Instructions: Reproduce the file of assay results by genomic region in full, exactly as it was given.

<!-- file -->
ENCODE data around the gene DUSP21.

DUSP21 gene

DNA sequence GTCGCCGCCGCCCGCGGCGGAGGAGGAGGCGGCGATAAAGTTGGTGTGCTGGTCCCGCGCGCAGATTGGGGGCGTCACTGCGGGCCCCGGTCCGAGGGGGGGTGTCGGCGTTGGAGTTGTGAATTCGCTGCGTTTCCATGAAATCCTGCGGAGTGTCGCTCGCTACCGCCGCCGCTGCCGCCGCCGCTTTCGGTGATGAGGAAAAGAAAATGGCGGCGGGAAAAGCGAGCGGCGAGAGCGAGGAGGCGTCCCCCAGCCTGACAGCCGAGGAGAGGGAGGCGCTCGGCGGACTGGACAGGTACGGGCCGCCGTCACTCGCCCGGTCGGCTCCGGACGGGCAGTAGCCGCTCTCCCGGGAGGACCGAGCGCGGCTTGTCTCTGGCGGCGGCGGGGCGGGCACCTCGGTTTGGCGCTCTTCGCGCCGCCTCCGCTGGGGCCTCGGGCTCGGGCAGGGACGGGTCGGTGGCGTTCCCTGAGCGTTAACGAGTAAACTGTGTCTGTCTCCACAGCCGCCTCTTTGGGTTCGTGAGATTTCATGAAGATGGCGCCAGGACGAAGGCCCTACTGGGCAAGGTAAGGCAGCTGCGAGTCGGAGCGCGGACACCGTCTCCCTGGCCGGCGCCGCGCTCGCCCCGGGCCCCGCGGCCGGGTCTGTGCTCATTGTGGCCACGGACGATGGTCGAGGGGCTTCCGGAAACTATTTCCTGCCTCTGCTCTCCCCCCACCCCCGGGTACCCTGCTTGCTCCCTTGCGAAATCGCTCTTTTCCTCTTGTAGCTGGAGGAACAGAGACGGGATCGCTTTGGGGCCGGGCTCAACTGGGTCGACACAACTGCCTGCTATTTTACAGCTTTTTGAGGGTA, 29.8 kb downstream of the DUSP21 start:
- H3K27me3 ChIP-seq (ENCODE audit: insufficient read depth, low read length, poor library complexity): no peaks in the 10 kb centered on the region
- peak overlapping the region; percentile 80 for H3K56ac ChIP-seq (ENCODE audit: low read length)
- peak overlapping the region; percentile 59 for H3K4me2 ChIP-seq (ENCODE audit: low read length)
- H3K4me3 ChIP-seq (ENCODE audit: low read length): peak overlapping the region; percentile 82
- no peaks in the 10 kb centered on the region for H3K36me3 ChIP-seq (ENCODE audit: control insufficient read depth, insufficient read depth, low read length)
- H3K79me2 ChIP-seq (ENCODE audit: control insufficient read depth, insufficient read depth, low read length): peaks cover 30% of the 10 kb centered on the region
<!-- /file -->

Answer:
ENCODE data around the gene DUSP21.

DUSP21 gene

DNA sequence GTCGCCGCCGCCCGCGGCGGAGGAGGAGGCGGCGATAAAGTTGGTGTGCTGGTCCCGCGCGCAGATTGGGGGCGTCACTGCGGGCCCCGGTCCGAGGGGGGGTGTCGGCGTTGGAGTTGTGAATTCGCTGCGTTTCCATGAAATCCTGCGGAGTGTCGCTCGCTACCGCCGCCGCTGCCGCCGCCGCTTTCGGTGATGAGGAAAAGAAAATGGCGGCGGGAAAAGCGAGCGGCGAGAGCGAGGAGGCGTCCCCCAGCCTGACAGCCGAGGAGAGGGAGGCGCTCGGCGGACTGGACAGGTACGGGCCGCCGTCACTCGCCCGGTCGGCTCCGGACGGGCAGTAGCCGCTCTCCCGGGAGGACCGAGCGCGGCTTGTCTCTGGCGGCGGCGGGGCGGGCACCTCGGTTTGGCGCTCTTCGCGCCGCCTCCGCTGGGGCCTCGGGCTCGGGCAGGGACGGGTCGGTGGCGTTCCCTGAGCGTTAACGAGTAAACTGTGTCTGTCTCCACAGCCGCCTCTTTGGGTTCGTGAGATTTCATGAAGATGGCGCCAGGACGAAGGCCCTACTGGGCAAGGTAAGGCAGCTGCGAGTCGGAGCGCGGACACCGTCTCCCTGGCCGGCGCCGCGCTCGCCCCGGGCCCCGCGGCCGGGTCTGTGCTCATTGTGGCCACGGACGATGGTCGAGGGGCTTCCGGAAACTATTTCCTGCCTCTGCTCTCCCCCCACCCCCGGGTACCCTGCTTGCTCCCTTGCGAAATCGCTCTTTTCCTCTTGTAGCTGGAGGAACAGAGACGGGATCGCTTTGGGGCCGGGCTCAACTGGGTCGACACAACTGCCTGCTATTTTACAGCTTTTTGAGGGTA, 29.8 kb downstream of the DUSP21 start:
- H3K27me3 ChIP-seq (ENCODE audit: insufficient read depth, low read length, poor library complexity): no peaks in the 10 kb centered on the region
- peak overlapping the region; percentile 80 for H3K56ac ChIP-seq (ENCODE audit: low read length)
- peak overlapping the region; percentile 59 for H3K4me2 ChIP-seq (ENCODE audit: low read length)
- H3K4me3 ChIP-seq (ENCODE audit: low read length): peak overlapping the region; percentile 82
- no peaks in the 10 kb centered on the region for H3K36me3 ChIP-seq (ENCODE audit: control insufficient read depth, insufficient read depth, low read length)
- H3K79me2 ChIP-seq (ENCODE audit: control insufficient read depth, insufficient read depth, low read length): peaks cover 30% of the 10 kb centered on the region